Teaching & Learning

Students Combine Engineering, Personal Interests in Creative Course Final

By Matilyn Mortensen |

A group of students from Cassandra McCall's Mechanics of Materials class (left to right: Kaitlyn George, Emily Triggs, Kristine Peterson, and Rachel Cohn) created a fashion magazine as their final project for the class.

When Assistant Professor of Engineering Education Cassandra McCall told her Mechanics of Materials class they could turn in their final project in any format they chose, she wasn’t expecting to receive a fashion magazine.

But as her students Kristine Peterson, Rachel Cohn, Emily Triggs and Kaitlyn George considered how to create a project that celebrated themselves as whole people — both engineers and creatives — the format seemed like a great fit.

“This project was the perfect final for the Mechanics of Materials class because it was a creative real-life application to what we had been learning,” Cohn said. “I’ve found that when you are able to see concepts from class in everyday life, the information often becomes more exciting and important.”

Each of the students brought a different set of skills to the project, which Peterson said was an important part of the collaboration.

“We were able to take engineering and use our unique perspective and create a new way to look at it,” she said.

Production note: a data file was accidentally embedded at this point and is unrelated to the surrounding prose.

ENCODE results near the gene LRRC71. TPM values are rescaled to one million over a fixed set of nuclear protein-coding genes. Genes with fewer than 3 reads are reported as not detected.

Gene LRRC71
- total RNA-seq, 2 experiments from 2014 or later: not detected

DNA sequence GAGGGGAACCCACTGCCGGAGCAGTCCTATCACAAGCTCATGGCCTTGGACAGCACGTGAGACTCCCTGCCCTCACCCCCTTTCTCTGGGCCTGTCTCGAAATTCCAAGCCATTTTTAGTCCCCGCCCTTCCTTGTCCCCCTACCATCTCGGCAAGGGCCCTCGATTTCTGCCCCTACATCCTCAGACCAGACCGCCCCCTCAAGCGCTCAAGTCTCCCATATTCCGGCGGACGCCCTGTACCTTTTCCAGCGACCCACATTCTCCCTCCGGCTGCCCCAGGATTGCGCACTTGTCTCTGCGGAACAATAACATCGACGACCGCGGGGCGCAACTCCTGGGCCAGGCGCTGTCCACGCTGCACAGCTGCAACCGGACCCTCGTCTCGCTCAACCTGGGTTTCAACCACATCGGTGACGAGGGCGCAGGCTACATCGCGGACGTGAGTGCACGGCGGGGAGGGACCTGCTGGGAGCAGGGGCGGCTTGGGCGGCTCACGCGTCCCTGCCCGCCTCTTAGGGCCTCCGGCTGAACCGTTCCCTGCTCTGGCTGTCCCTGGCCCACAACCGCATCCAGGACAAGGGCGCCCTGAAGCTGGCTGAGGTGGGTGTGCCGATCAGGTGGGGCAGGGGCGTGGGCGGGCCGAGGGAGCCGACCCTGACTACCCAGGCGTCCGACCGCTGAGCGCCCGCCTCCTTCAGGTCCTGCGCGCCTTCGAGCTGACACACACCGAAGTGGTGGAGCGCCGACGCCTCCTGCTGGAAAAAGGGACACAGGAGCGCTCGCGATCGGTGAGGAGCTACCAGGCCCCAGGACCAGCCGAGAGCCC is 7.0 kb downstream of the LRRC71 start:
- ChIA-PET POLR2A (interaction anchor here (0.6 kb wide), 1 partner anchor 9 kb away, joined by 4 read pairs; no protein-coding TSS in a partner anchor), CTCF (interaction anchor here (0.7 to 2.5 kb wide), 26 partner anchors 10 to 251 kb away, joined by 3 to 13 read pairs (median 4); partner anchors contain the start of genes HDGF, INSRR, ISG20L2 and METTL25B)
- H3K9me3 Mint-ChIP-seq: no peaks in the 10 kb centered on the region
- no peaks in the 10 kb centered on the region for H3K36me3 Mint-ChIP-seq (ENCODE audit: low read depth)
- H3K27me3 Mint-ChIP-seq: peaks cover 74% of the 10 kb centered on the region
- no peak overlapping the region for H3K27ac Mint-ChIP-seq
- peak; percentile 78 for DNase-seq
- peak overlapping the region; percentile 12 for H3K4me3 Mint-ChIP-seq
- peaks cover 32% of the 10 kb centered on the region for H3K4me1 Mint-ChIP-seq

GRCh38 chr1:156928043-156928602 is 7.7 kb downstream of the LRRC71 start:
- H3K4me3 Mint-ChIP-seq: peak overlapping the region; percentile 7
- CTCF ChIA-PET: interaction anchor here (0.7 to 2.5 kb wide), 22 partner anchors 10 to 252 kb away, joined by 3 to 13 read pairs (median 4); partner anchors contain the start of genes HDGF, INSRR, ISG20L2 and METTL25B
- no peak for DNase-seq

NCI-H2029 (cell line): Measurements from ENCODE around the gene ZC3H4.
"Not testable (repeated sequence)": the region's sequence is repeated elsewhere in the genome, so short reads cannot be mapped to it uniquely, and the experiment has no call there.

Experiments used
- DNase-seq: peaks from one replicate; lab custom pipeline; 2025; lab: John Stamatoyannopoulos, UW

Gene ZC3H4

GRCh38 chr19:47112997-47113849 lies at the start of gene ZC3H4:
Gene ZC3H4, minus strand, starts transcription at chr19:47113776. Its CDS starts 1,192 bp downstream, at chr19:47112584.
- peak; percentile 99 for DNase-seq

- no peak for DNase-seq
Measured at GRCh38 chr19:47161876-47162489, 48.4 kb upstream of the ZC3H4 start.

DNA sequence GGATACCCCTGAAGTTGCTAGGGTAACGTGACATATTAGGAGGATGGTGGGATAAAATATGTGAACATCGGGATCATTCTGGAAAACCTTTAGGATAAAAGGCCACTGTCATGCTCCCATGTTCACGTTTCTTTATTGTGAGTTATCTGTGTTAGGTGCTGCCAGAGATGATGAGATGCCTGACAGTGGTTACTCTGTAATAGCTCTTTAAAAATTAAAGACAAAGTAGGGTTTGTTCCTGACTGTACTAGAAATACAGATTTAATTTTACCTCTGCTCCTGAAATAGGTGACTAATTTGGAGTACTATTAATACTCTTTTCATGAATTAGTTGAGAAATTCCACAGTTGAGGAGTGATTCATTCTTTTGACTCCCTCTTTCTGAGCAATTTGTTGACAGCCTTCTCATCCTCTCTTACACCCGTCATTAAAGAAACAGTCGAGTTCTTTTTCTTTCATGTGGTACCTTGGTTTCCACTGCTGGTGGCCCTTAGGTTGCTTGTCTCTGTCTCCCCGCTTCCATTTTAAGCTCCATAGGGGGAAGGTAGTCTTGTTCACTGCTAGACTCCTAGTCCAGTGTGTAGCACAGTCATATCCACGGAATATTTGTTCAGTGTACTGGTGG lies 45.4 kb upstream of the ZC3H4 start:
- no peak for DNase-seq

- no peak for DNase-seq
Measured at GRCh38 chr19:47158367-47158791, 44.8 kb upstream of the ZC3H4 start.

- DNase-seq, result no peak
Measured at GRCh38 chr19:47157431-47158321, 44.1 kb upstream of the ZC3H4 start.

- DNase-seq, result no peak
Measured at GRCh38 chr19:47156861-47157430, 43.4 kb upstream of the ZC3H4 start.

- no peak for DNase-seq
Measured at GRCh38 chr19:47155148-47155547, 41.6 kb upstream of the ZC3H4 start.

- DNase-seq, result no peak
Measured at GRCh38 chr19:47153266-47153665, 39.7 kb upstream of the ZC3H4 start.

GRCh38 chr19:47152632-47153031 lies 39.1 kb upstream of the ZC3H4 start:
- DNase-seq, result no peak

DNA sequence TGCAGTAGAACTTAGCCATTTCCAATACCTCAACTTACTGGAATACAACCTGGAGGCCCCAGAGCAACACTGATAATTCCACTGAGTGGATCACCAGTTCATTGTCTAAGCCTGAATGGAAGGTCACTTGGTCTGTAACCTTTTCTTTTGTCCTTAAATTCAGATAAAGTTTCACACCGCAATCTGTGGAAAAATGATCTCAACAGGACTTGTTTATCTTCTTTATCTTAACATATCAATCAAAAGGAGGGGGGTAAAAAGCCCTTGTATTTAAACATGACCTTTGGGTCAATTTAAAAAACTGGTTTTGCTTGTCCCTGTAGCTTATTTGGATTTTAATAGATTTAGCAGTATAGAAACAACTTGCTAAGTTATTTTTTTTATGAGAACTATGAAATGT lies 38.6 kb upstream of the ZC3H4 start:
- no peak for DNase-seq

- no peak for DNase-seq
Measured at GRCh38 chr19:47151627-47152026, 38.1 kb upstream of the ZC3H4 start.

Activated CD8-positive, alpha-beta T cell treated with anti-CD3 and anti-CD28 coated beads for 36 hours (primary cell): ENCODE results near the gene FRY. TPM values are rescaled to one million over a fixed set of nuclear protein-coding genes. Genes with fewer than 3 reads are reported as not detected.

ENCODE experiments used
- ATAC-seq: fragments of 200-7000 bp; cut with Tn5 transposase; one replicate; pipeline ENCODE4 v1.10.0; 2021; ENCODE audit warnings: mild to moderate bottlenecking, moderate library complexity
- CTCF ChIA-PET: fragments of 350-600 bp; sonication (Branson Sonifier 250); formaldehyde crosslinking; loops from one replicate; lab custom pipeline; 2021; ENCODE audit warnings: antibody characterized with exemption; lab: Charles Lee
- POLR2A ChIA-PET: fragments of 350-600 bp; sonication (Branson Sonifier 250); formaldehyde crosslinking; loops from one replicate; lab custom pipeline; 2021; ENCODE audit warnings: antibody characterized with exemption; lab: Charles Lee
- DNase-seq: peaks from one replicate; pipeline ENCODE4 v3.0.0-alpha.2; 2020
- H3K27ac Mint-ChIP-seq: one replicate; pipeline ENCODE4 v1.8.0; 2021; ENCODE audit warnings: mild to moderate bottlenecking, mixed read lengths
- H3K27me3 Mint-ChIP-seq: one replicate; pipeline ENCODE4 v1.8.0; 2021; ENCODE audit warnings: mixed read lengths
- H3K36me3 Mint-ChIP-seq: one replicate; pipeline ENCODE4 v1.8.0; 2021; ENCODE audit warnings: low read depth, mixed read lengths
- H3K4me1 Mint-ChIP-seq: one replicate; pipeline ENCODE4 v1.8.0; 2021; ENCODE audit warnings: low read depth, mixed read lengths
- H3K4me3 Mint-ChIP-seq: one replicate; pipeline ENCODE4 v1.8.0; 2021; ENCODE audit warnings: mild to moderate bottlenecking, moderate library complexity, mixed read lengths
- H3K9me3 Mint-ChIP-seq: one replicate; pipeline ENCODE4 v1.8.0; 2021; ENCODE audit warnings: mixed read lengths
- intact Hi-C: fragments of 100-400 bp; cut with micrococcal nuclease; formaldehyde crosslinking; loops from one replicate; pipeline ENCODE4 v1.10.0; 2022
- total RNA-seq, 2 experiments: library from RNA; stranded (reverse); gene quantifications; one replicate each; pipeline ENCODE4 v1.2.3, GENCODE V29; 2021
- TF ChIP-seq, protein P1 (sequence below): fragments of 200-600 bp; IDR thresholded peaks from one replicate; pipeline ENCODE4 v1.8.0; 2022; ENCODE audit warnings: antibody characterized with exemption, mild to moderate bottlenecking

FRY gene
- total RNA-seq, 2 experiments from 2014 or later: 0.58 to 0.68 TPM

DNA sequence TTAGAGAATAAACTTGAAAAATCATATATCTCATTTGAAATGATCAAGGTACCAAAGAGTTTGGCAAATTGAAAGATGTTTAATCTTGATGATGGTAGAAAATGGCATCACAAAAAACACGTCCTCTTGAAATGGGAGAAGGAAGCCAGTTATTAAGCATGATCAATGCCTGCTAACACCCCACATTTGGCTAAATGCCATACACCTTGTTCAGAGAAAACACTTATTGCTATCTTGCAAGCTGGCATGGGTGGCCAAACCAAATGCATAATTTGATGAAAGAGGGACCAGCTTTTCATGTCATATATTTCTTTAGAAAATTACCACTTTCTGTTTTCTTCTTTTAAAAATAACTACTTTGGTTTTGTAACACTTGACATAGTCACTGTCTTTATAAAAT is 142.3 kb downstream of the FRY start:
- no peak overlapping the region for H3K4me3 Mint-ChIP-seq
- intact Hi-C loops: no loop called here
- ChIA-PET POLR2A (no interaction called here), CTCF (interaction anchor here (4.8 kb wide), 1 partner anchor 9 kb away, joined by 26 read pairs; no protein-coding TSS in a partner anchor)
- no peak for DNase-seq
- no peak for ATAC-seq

The overall tone of the magazine is set by a letter from the editor that the group wrote stating that “Women and girls can see that being in science does not limit femininity and that femininity does not limit science. It never has.”

The rest of the eight-page project features original photos, art and design elements produced by the team, in addition to articles and equations that illustrate what they learned in class and applies that information to the real world. For example, in one of the magazine’s spreads, Triggs, a ballerina, poses on railroad tracks in her pointe shoes. The images are accompanied by an equation analyzing the stress the bolts on the track are designed to bear.

“This project gave us an opportunity and desire to have fun with engineering, instead of seeing it just as another project to complete for school,” Triggs said.

George agreed.

“Often in engineering and STEM fields we get lost in the math and science and forget the creative aspect of what we do,” she said. “This project helped me to think creatively and remember what I love about engineering: solving problems by thinking differently, not by doing what has been done before.”

McCall said this project is a testament to the creative potential of students when given the space to apply course concepts in ways that are relevant and interesting to them.

“As an instructor, I was so excited to learn more about the hobbies and interests of these students and how they connected engineering to the other aspects of themselves that make them who they are,” she said.

Emily Triggs poses for a photo as part of her Mechanics of Materials final project.


Matilyn Mortensen
Public Relations Specialist
College of Engineering


Cassandra McCall
Assistant Professor
Department of Engineering Education


Engineering 346stories Hands-on Learning 218stories Women 214stories STEM 177stories

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